When people's stories are represented on screen, rooted in realism, it ends up being an enjoy in itself.

In 1847, the King, at the bidding of the Panjurli (boar) demigod,

Kantara is one such film that sucks you in right from the get-go and makes you guess what‘s next.

Kantara Kannada movie review

The traditional Daivaradhane and Bhoota Kola legacy (traditional dance forms) are brought to existence in a two-and-a-half-hour-long movie.

Kantara starts offevolved in the 18th century with a king giving a bit of land to the villagers in exchange for peace and joy.

Cut to numerous decades later, the king’s descendant arrives at a Bhoota Kola (traditional dance in honour of the local deities) and threatens the tribals to return the land.

twenty years later, forest officer Murali (Kishore) wants to put an give up to the superstitious rituals and store the woodland from the villagers.

Shiva (Rishab Shetty), a hot-headed henchman, stands up for the complete village. Meanwhile, Leela (Sapthami Gowda) is appointed as a forest guard, but she is torn between her work and her ideals.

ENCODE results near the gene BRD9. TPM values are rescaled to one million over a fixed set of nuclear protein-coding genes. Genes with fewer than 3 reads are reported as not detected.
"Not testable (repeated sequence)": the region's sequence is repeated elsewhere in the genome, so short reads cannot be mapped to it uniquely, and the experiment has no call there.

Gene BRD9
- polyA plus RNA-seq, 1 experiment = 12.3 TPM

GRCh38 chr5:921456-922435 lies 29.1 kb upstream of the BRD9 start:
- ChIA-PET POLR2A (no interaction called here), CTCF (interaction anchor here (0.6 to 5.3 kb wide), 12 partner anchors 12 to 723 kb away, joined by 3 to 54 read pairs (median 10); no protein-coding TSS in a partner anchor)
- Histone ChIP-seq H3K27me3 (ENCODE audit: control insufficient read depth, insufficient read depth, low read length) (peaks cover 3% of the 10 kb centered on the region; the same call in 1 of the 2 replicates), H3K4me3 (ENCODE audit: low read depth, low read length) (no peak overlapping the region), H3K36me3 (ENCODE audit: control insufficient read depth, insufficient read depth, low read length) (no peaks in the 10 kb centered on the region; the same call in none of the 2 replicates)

Will she take a stand? Is Murali the real villain? What does landlord Devendra Suttur (Achyuth Kumar) have in mind when he helps the villagers?

Apart from writing and directing the movie, Rishab Shetty has also performed the lead function in Kantara, and as an audience,

director and actor.Kantara begins off evolved off on a promising notice and the way Rishab establishes the characters is what sticks out in the crowd.

Murali and Shiva are at loggerheads with every different and their rivalry keeps us hooked, expecting a big showdown. And the movie doesn’t disappoint.

The story focuses on Shiva and Murali intentionally only to spring a surprise when we get to know the intentions of Devendra Suttur.